Hip arthroscopy is one of the most rapidly growing areas in orthopaedic surgery because of increased awareness of nonarthritic hip pathologies, advanced imaging modalities, and advanced techniques to reproducibly manage nonarthritic hip pathologies within a deep soft-tissue envelope and a constrained joint. In addition, more academic medical centers are providing residents with education on hip arthroscopy, and many hip preservation fellowships and courses are helping increase awareness of nonarthritic hip pathologies. Nonarthritic hip pathologies currently managed via hip arthroscopy include nonrepairable labral lesions, femoroacetabular impingement, hip instability, and hip fractures. Periarticular hip pathologies currently managed via endoscopy include greater trochanteric pain syndrome, tendinopathy and tears of the gluteus medius and minimus, partial and complete hamstring avulsions, and sciatic nerve entrapment. Ischiofemoral impingement may be addressed endoscopically via the deep gluteal space. Orthopaedic surgeons should understand the role and safety of hip arthroscopy in the pediatric population, specifically in the management of slipped capital femoral epiphysis, Legg-Calvé-Perthes disease, and septic arthritis of the hip. The efficacy of hip arthroscopy is limited, and hip arthroscopy is relatively contraindicated in patients with osteoarthritis and hip dysplasia. Complications can occur and likely are underreported in patients who undergo hip arthroscopy. Orthopaedic surgeons should understand practical issues associated with incorporating hip arthroscopy into a practice, including the difficult learning curve associated with hip arthroscopy and the reluctance of some payors to reimburse procedures performed arthroscopically because hip arthroscopy is a relatively new technology.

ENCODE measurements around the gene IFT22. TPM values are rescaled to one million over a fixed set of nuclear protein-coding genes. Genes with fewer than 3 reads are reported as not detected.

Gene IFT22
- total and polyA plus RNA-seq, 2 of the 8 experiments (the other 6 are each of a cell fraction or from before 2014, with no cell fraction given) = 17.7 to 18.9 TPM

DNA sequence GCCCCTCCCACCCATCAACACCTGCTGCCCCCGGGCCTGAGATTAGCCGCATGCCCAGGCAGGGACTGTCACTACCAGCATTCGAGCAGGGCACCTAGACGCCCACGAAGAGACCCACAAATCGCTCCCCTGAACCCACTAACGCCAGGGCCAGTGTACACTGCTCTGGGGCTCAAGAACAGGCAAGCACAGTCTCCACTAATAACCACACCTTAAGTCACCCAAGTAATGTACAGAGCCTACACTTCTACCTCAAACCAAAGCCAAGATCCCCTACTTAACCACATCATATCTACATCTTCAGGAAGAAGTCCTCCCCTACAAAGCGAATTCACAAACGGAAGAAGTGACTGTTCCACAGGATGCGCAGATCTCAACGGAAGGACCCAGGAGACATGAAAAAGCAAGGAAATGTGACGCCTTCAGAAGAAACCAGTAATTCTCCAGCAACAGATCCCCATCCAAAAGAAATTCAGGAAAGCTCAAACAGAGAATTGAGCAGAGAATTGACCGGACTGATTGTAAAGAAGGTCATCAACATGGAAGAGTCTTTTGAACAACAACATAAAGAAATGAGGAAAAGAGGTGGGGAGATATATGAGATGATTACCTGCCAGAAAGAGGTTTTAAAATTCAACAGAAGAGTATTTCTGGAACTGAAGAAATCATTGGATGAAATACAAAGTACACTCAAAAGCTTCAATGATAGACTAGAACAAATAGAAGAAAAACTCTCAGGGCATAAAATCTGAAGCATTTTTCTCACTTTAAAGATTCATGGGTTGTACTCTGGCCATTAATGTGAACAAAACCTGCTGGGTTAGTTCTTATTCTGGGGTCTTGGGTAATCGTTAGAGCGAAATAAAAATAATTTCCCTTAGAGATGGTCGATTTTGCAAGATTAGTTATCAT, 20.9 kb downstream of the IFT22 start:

View details for PubMedID 31411432